3. Where is the band based out of and what is your music scene like there? Are there any local bands you could recommend?

We're from Boston, Massachusetts where there is no shortage of local artists and bands, we just wish we could see all our friends and fans at the shows! 

Some artists we love are Julia Mark, Lyle Brewer, Slow Dress, Ghost Box Orchestra, Vundabar, Pile, and Mini-Dresses. And our favorite venue in Boston is definitely the Midway. It’s kind of our home base, our stomping ground. We’ve never had a bad night there. We miss that place deeply right now.

4. How would you describe your style?

We’re a rock band. It sounds so simple, but that’s what we are. We draw on a wide range of influences, and I think that shows in the nuance and dynamics of our songs, but I always come back to saying, “We're a rock band.”

I think we also each bring something unique to the band in terms of background, style, or taste. My background is firmly entrenched in the classics, the golden age of rock, but Jeff’s interests are more toward prog and experimental music, while Eric finds ways to inform our sound with his punk and hardcore background.

5. What have you released so far and what can someone expect from your works?

In total, we’ve released three EPs -- Where the Mountain Should Be, A Good Hurt, and No Place To Land -- and two singles -- “You Shouldn’t Have To Ask” and “I Don’t Know How To Stop.”

You can expect lyrics that have questions but not answers, thoughtful and dynamic arrangements, and non-gratuitous guitar solos. 

People call us “the jam band for people who hate jam bands,” because our music gears toward that classic rock, rhythm ‘n blues sound and approach, but we’re very economical and audience-conscious. We also make an effort to push our writing and arrangements into new territory on each record.

On A Place To Land, we really tried to capture the essence of our live show, and while there are overdubs, we use them sparingly compared to most contemporary modern rock records. All the songs were recorded live in the studio with very few comps. We challenged ourselves to have the material down to a T so that we could get the sound we were looking for. 

We’ve also been lucky to work with really great producers at some jaw-dropping studios. Previously, we worked with Brian Packer at Kingsize Soundlabs in LA, which has an incredible old Neve board. Right now, we’re recording with Sean Mclaughlin, who’s worked with everyone from Marilyn Manson to Elliott Smith, at 37’ Productions in Rockland, MA, which is, for our money, the best studio in the region. Sean is a pleasure to work with, too. Just a great vibe. He’ll be playing bass on our upcoming EPs as well.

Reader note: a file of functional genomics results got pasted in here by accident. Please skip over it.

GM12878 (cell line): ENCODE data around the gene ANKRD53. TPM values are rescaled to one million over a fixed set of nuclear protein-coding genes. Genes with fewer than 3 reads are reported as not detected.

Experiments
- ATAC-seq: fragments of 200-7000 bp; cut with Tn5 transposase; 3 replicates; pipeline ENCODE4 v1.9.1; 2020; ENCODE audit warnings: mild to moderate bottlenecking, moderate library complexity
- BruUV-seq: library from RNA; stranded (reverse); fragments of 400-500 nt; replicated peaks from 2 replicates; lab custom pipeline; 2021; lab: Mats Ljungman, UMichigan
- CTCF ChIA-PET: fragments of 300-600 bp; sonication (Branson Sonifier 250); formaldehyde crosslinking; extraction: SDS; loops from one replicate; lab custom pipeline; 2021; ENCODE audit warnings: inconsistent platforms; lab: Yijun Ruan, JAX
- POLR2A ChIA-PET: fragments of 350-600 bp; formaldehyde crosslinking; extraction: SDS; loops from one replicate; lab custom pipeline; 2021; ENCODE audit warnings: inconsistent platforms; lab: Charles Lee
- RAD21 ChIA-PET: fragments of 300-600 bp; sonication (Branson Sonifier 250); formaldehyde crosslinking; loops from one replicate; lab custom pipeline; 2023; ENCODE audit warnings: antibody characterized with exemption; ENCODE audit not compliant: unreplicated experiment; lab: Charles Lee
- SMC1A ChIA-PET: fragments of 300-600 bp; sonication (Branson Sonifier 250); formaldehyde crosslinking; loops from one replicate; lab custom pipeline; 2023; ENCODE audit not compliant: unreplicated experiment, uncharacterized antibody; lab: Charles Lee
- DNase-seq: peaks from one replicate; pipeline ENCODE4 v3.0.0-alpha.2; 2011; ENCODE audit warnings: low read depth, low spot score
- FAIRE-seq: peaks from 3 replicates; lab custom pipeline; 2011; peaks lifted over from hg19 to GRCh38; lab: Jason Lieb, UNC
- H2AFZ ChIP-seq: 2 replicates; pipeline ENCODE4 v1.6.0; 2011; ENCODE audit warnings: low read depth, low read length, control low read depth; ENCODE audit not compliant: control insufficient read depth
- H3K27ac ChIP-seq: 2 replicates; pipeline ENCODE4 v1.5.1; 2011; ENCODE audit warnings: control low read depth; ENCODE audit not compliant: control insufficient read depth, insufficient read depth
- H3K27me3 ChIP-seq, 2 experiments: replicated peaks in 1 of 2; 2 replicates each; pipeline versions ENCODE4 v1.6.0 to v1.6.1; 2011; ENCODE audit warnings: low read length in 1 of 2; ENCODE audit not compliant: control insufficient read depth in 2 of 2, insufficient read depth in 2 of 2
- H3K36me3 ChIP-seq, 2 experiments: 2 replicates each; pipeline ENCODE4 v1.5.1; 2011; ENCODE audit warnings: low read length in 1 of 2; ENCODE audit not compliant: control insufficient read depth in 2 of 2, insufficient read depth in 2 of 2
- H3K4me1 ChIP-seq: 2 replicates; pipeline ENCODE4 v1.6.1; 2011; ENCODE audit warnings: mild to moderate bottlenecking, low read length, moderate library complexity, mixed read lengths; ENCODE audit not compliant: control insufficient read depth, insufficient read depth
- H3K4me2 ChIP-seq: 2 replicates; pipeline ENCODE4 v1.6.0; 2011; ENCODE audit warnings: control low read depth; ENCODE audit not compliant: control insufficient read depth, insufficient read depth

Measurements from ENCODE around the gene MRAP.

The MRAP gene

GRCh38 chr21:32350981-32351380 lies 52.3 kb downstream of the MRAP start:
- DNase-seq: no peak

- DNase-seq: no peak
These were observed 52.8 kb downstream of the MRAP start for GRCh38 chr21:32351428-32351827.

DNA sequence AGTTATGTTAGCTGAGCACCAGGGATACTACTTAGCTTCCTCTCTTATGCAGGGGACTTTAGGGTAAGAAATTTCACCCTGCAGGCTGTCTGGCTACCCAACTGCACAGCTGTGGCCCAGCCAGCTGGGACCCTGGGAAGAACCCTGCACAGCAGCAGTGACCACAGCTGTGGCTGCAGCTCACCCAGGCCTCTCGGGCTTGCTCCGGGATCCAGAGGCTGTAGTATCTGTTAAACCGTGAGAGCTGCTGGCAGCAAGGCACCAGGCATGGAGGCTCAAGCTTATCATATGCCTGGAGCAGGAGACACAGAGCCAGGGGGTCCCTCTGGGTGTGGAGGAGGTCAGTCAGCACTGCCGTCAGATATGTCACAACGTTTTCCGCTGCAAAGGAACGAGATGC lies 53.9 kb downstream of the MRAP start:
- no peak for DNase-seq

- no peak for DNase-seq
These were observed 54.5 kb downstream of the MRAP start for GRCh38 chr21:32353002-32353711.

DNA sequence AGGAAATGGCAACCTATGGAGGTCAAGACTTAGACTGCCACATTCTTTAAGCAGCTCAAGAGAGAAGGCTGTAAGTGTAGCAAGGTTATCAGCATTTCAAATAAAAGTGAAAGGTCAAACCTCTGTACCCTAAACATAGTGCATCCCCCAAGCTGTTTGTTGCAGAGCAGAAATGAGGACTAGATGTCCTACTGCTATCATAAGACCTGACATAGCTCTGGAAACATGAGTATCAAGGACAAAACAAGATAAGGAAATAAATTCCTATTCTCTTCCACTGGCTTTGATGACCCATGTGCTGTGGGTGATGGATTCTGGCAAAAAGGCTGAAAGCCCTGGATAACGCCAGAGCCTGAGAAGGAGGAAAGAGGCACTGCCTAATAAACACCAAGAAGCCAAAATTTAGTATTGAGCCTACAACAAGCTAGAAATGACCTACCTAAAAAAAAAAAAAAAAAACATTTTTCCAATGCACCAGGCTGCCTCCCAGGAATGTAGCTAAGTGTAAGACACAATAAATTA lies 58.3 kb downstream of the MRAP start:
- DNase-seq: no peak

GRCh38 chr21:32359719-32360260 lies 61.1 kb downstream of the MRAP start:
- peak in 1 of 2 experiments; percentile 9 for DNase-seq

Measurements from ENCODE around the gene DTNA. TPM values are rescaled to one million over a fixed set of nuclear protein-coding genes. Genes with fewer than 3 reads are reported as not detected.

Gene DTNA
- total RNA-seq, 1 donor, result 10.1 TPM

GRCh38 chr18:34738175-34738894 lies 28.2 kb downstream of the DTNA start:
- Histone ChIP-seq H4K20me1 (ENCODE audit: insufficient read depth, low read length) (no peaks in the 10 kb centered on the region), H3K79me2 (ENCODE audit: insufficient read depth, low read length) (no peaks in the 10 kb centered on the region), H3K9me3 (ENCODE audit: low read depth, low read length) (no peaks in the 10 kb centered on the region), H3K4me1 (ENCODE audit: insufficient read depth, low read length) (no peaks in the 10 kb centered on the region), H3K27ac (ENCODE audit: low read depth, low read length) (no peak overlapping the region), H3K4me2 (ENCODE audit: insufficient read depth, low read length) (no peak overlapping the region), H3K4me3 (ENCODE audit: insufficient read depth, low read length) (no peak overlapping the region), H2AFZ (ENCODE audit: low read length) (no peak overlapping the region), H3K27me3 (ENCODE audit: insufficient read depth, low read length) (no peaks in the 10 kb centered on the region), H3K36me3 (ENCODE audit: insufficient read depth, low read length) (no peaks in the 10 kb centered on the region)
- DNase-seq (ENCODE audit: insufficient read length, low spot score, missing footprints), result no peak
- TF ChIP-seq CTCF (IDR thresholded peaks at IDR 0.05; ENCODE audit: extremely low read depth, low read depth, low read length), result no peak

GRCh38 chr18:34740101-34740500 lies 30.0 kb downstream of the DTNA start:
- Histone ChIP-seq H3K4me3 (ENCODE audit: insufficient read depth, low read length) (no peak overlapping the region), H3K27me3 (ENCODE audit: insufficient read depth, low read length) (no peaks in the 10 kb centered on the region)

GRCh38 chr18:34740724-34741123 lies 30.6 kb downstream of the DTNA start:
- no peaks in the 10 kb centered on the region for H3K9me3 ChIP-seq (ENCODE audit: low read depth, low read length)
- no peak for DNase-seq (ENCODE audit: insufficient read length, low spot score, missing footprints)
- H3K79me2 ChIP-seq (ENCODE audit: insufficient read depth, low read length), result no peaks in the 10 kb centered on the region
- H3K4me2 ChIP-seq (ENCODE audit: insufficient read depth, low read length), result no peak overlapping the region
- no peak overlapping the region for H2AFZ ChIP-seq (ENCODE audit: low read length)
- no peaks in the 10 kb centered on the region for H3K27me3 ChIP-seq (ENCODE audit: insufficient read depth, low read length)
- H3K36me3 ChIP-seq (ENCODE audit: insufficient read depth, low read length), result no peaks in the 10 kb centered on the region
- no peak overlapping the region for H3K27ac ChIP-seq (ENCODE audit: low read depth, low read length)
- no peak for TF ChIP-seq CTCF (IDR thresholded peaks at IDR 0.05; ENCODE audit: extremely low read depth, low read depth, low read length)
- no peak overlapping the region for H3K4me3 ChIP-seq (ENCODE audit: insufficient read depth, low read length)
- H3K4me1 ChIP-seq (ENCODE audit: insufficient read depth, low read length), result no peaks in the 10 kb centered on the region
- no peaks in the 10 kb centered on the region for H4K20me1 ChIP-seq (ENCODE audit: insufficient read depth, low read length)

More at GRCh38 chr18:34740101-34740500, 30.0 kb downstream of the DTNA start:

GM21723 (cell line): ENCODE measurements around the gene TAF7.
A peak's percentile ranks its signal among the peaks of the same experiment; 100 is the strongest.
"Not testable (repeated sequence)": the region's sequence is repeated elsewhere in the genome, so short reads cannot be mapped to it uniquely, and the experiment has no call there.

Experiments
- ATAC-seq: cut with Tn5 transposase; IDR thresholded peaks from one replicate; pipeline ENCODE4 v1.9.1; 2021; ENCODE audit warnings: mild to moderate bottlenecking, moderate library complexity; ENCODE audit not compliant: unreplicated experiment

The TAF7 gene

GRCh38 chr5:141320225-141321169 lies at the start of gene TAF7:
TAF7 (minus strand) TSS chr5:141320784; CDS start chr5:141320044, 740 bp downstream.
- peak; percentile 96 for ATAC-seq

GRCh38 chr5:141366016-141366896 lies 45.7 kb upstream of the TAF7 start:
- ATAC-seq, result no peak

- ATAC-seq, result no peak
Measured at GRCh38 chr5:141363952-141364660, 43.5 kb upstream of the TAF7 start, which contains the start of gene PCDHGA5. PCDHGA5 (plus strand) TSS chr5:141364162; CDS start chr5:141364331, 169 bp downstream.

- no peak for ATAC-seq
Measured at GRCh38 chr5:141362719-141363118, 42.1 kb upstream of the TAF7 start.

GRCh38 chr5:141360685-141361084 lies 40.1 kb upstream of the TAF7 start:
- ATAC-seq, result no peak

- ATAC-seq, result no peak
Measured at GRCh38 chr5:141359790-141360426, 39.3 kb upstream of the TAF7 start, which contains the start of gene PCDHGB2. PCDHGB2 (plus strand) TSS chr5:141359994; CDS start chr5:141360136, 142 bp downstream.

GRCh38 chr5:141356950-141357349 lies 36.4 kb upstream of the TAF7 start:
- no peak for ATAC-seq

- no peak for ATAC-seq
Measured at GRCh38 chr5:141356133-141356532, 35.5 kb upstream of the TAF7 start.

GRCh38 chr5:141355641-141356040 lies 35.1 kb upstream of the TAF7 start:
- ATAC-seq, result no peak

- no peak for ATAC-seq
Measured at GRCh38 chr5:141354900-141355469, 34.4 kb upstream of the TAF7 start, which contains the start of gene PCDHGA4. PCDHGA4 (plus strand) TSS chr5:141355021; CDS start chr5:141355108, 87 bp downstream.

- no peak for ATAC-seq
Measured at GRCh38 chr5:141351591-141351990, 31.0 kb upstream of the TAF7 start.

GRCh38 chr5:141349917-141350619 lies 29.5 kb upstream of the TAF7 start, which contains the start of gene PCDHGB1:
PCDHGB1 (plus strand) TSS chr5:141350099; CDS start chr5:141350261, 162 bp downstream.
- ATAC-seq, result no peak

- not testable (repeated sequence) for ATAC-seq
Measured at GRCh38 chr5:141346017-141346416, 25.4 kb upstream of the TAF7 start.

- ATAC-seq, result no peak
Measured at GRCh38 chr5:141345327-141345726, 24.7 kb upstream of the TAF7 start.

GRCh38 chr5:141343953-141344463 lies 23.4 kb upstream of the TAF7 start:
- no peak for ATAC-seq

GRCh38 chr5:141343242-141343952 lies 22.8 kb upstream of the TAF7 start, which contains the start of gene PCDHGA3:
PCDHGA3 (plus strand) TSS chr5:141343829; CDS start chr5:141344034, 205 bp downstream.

6. Do you have any new music in the works?

Yes! We’re heading into the studio in October and November to record material for two new EPs. We’re wicked excited about these songs and how they’ve come together so far. It’s the most collaborative effort we’ve done to date as far as songwriting goes, and we think this approach has given us an even more focused and robust sound.

7. How about playing shows and touring, have anything planned out?

Given the times we’re currently going through, touring and live performances are pretty much off the table. We played our last show on March 1st. We’d love to do some live streams, like a lot of other bands are right now, but with no live bassist, an album dropping, and two upcoming recording sessions, we’ve got plenty to do in the meantime.

8. What plans do you have for the future as a band?

Keep writing, keep recording, keep releasing music. I feel like we’re really hitting our stride with the songs we’ve been working on, and I have no intentions of stopping that momentum. I also find that going into the studio gets the wheels turning for me as far as writing goes. And as soon as it’s safe for us to play shows again, we’ll be making up for lost time. Our live show packs a punch that we miss throwing.

9. Where can we listen to your band and where can we buy your stuff?

Anywhere and everywhere music can be found both now and in the future. But for now, Spotify, Apple Music, YouTube - you know, the usual places. For direct purchases, you can find our album on Bandcamp -

10. What is it you’d like a listener to remember the most when hearing your music for the first time?

What a great question. Music shaped my world in more ways than I can count. I remember sitting up bolt upright in bed after hearing “Black Dog” by Led Zeppelin for the first time and thinking, “Music can do THIS!?” I’ve cried at more concerts than not, and I think I’d like a listener to remember that they’re not alone, that they have a companion in all this. Life is messy and complex and riddled with ups and downs, and I think if we can be the reason you’re singing along at the top of your lungs or air-guitaring or drumming on your steering wheel on the way home from a hard day at work, then that’s pretty good. If we can make you sit bolt upright in bed and think, “Music can do THIS?” that’s even better.